• What she loved was this, here, now, in front of her; the fat lady in the cab. Did it matter then, she asked herself, walking towards Bond Street, did it matter that she must inevitably cease completely; all this must go on without her; did she resent it; or did it not become consoling to believe that death ended absolutely? but that somehow in the streets of London, on the ebb and flow of things, here there, she survived. Peter survived, lived in each other, she being part, she was positive, of the trees at home; of the house there, ugly, rambling all to bits and pieces as it was; part of people she had never met; being laid out like a mist between the people she knew best, who lifted her on their branches as she had seen the trees lift the mist, but it spread ever so far, her life, herself.
  • But to go deeper, beneath what people said (and these judgements, how superficial, how fragmentary they are!) in her own mind now, what did it mean to her, this thing she called life? Oh, it was very queer. Here was So-and-so in South Kensington; some one up in Bayswater; and somebody else, say, in Mayfair. And she felt quiet continuously a sense of their existence and she felt what a waste; and she felt what a pity; and she felt if only they could be brought together; so she did it. And it was an offering; to combine, to create; but to whom?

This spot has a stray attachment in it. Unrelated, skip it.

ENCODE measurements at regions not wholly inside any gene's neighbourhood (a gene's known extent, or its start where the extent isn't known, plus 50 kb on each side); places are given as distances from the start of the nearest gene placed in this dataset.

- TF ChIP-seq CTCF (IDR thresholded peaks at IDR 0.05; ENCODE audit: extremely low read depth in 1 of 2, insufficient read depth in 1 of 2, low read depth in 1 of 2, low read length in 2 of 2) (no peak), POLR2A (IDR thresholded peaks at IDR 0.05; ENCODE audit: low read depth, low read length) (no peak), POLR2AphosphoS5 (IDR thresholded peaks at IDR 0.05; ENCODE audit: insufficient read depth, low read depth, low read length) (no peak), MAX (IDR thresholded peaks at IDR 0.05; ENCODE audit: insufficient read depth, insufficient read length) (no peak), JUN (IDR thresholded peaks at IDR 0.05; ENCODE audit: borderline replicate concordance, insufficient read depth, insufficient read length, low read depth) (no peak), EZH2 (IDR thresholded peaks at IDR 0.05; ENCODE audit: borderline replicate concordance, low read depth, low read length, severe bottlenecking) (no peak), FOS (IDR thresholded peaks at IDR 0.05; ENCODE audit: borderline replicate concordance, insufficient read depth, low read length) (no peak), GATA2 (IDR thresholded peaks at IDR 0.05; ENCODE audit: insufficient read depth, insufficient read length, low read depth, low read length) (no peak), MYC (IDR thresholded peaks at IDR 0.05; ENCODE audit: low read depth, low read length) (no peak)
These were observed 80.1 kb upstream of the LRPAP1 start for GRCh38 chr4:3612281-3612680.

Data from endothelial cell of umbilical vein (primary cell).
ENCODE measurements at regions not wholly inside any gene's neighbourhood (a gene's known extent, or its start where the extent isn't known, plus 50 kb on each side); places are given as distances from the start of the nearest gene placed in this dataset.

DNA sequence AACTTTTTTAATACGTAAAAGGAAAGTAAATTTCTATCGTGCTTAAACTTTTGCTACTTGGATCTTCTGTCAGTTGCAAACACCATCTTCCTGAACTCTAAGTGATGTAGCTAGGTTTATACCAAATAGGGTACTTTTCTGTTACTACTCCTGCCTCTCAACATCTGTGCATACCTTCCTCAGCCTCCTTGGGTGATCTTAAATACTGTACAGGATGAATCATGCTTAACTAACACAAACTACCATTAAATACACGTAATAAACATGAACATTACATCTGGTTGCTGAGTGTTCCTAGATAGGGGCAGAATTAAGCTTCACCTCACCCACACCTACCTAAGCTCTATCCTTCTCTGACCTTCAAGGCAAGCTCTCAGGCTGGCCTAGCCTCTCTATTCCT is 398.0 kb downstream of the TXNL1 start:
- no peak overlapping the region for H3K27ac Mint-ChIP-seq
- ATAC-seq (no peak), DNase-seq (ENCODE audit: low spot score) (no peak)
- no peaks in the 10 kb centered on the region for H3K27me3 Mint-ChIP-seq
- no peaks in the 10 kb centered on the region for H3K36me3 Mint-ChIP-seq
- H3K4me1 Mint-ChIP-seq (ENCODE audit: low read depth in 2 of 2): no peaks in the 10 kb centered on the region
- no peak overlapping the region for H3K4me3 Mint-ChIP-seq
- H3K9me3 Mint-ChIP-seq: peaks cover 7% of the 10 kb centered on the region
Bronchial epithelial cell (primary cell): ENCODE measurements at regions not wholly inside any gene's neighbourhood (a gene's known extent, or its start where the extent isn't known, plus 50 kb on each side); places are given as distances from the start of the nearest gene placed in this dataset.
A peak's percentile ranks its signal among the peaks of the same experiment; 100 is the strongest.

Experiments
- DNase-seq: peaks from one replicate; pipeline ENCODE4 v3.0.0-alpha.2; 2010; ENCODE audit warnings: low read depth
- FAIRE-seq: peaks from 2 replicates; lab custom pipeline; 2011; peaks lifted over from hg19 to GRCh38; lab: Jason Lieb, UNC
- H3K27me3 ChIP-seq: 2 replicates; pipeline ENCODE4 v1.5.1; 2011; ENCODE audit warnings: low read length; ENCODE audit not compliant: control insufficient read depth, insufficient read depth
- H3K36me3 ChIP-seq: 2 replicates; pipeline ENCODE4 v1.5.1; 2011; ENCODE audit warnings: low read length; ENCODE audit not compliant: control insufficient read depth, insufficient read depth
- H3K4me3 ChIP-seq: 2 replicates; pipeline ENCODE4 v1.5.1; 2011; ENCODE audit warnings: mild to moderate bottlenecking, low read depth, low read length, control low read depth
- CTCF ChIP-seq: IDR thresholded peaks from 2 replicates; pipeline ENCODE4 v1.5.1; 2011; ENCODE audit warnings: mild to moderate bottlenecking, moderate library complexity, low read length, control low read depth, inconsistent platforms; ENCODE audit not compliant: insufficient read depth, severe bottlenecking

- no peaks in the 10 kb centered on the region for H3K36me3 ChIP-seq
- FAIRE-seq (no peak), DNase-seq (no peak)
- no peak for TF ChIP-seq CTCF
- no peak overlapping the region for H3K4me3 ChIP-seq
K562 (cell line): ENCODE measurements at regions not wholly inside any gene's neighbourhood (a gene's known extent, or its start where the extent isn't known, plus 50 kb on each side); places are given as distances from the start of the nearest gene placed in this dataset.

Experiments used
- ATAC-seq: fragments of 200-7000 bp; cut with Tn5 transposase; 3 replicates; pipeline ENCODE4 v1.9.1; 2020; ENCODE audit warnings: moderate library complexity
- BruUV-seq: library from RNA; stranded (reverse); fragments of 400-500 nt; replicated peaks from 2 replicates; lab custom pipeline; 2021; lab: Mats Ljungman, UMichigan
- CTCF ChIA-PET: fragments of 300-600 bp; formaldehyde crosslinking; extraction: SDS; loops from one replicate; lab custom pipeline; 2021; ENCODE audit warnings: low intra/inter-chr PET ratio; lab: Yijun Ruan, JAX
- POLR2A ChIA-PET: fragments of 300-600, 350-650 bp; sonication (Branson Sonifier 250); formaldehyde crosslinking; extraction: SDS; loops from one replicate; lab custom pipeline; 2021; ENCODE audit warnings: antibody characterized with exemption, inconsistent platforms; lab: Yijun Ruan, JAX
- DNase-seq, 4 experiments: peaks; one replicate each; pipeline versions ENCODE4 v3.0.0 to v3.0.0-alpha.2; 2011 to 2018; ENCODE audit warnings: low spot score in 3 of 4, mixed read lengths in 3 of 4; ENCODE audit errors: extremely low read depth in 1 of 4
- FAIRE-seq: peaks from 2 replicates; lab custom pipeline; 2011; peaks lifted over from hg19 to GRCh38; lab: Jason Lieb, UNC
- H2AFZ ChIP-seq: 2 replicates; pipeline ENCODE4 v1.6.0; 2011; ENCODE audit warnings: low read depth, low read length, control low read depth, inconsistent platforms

An offering for the sake of offering, perhaps. Anyhow, it was her gift. Nothing else had she of the slightest importance; could not think, write, even play the piano. She muddled Armenians and Turks; loved success; hated discomfort; must be liked; talked oceans of nonsense: and to this day, ask her what the Equator was, and she did not know.
    All the same, that one day should follow another; Wednesday, Thursday, Friday, Saturday; that one should wake up in the morning; see the sky; walk in the park; meet Hugh Whitbread; then suddenly in came Peter; then these roses; it was enough. After that, how unbelievable death was! — that it must end; and no one in the whole world would know how she had loved it all.